Justine goes to the school where Darley teaches, and finds the manuscript he’s working on, which is about her. It’s a pretty strong indictment, and but still he regrets that he was not able to touch her soul. Aha, now Justine knows what he really wants, so she tells him another version of her story, something appropriately soulful that’s even worse than he thought. Yes, he’s right in suspecting that there was no accidentally lost child. There was a daughter she had at age 17 and knowingly gave away, and she’s tortured by guilt.

With the political climate heating up, the Hosnanis need protection like never before. The Muslim ruler is Memlik Pasha, whose legendary corruption is carried out in a charmingly original way. When you want to bribe such a dignitary, you don’t just wave money in his face, oh no. What you do is, locate a fine old collectible copy of the Koran, and stuff a whole lot of currency between the pages. In the privacy of his office, the Pasha counts up the money and, if it’s enough, he comes out and thanks you very much for the lovely book, which will add to the luster of his collection. Only in this case, the Koran full of cash isn’t enough. Memlik Pasha tells Nessim to send his wife over to get acquainted.

Despite Nessim’s reluctance to admit that his brother is a dangerous liability, Narouz soon ends up shot, supposedly by accident. Dying, he spits blood in Nessim’s face. In a great scene, the professional mourners set up a big lament and destroy all the deceased’s possessions, according to local custom.

Meanwhile, what’s going on with ambassador Mountolive and Liza? Well, Mountolive reproaches Pursewarden for being unkind to his sister. And then word comes that Liza has called off the engagement, and Mountolive asks Pursewarden if he knows the reason. He does, as we soon find out when Pursewarden hires Melissa in her professional capacity, but is unable to do anything. He confesses to her that he and his blind sister Liza are incestuously involved. “We can’t love anybody else,” he says. They have tried to rid themselves of each other, but can’t. Unfazed, Melissa tells him that in her life as a prostitute, she’s seen plenty of people even more twisted, so he shouldn’t feel so bad. She also tells Pursewarden that Cohen was sending guns to Palestine to kill the English. Pursewarden calls Justine to tell her he’s ratted out the Hosnanis, and she and Nessim have about an hour to get away, then he bites a cyanide capsule and dies.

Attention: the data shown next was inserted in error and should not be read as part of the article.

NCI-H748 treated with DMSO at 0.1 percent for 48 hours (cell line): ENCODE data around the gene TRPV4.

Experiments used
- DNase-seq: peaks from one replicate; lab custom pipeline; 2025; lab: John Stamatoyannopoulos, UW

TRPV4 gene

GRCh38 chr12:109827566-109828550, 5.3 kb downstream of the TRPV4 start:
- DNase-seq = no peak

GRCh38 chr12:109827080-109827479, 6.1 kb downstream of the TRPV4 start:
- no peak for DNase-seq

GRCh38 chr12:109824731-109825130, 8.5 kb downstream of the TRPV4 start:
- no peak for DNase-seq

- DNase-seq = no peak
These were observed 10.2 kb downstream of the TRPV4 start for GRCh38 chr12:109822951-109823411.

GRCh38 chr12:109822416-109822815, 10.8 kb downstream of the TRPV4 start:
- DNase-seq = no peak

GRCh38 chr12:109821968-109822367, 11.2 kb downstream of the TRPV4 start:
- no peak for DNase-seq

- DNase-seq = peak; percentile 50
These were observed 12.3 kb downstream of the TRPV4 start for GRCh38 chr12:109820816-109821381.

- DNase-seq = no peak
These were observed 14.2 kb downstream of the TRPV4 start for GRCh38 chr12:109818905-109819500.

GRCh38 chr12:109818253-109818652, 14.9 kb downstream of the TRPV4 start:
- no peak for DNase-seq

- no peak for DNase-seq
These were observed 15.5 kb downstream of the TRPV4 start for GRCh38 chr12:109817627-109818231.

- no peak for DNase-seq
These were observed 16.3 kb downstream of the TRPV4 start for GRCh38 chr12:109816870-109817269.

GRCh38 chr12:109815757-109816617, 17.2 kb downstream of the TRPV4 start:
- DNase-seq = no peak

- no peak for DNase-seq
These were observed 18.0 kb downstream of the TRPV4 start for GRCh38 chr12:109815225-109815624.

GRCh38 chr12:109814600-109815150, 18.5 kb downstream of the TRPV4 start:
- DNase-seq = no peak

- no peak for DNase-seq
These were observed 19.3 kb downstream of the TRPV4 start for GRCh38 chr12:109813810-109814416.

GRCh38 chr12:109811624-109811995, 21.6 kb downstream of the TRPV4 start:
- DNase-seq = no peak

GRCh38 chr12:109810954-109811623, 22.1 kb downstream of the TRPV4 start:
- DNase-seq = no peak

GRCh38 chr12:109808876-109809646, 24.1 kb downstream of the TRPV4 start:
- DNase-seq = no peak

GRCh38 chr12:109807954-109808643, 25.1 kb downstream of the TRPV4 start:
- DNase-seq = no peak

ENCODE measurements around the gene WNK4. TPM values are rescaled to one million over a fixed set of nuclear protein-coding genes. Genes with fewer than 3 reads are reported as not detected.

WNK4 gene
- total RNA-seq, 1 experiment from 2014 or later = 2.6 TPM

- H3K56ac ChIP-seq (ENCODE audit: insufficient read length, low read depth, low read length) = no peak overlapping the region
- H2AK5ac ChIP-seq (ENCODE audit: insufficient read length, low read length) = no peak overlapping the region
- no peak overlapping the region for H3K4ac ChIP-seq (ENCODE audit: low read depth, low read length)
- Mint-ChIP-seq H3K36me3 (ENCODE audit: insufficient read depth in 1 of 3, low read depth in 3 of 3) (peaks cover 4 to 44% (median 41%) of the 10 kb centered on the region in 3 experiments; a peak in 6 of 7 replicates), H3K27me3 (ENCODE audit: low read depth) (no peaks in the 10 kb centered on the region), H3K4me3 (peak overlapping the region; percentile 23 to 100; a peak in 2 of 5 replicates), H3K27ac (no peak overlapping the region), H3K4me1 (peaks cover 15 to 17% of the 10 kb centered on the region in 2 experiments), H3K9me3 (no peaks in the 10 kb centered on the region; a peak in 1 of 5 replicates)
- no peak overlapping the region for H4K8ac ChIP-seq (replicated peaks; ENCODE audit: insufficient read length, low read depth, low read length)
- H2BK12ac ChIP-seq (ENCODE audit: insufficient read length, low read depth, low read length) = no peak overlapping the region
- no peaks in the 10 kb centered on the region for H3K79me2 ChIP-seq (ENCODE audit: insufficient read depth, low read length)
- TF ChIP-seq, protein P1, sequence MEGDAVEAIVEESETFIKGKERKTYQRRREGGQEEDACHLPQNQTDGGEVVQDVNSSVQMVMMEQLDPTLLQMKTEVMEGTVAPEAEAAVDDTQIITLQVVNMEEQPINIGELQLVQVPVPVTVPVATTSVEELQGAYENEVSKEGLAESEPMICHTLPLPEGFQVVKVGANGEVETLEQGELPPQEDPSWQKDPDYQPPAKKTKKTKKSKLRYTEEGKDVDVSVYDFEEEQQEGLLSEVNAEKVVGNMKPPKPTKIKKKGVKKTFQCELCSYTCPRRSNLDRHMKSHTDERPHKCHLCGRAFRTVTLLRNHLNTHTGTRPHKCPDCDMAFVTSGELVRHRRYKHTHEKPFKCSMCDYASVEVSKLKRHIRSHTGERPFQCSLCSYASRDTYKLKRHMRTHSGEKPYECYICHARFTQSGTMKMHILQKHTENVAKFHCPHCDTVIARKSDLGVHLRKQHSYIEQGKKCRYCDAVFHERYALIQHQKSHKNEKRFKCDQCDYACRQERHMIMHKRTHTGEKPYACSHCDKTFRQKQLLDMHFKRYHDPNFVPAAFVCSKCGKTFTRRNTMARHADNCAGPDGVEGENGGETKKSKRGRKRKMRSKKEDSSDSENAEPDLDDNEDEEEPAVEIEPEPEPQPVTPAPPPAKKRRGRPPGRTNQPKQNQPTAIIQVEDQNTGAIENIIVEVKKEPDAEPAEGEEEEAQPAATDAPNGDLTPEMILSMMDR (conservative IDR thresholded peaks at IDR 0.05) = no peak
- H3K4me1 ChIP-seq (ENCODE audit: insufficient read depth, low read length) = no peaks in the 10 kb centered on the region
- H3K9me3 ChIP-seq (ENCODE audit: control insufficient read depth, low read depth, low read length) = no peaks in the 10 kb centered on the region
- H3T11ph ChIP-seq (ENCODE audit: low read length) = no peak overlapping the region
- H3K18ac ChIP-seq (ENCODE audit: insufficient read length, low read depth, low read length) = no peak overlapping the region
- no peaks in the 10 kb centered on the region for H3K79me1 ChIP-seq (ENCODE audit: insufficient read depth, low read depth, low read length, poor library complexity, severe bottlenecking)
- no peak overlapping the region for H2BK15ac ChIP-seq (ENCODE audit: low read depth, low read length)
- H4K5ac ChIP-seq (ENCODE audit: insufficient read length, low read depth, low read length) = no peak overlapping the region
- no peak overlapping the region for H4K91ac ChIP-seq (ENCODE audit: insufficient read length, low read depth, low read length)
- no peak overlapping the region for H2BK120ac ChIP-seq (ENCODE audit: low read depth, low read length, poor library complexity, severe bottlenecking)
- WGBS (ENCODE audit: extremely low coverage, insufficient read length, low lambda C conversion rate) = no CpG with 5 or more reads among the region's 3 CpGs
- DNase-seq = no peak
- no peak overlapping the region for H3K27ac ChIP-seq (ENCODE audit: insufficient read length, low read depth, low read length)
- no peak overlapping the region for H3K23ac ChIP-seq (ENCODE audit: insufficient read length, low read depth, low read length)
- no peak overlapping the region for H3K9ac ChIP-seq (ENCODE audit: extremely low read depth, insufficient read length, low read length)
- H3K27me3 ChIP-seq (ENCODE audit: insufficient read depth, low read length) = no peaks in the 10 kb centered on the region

But Nessim and Justine don’t flee. They stay, under house arrest and also under the protection of Memlik Pasha, who lets Nessim leave for a while every day so he can come over and have his way with Justine. Darley finds out all this on a last visit to the Hosnanis, in which Nessim also admits to him that he has been sending guns to Palestine, in return for the promise of sanctuary when things get really bad for the Copts in Egypt. Poor Darley is still nuts about Justine and asks pathetically, “Didn’t you care for me at all?”

Which reminds me of the only question I still have about the plot. Since Justine willingly used her body in the service of the political cause, seducing whoever her husband decided would be useful for information, protection, or whatever, why did she freak out and call off the tryst when she realized (from the reflection on the glass) that Nessim was watching them through the telescope? In fact, why did she pick that spot, knowing it was visible from the house? That’s what I’d like to know.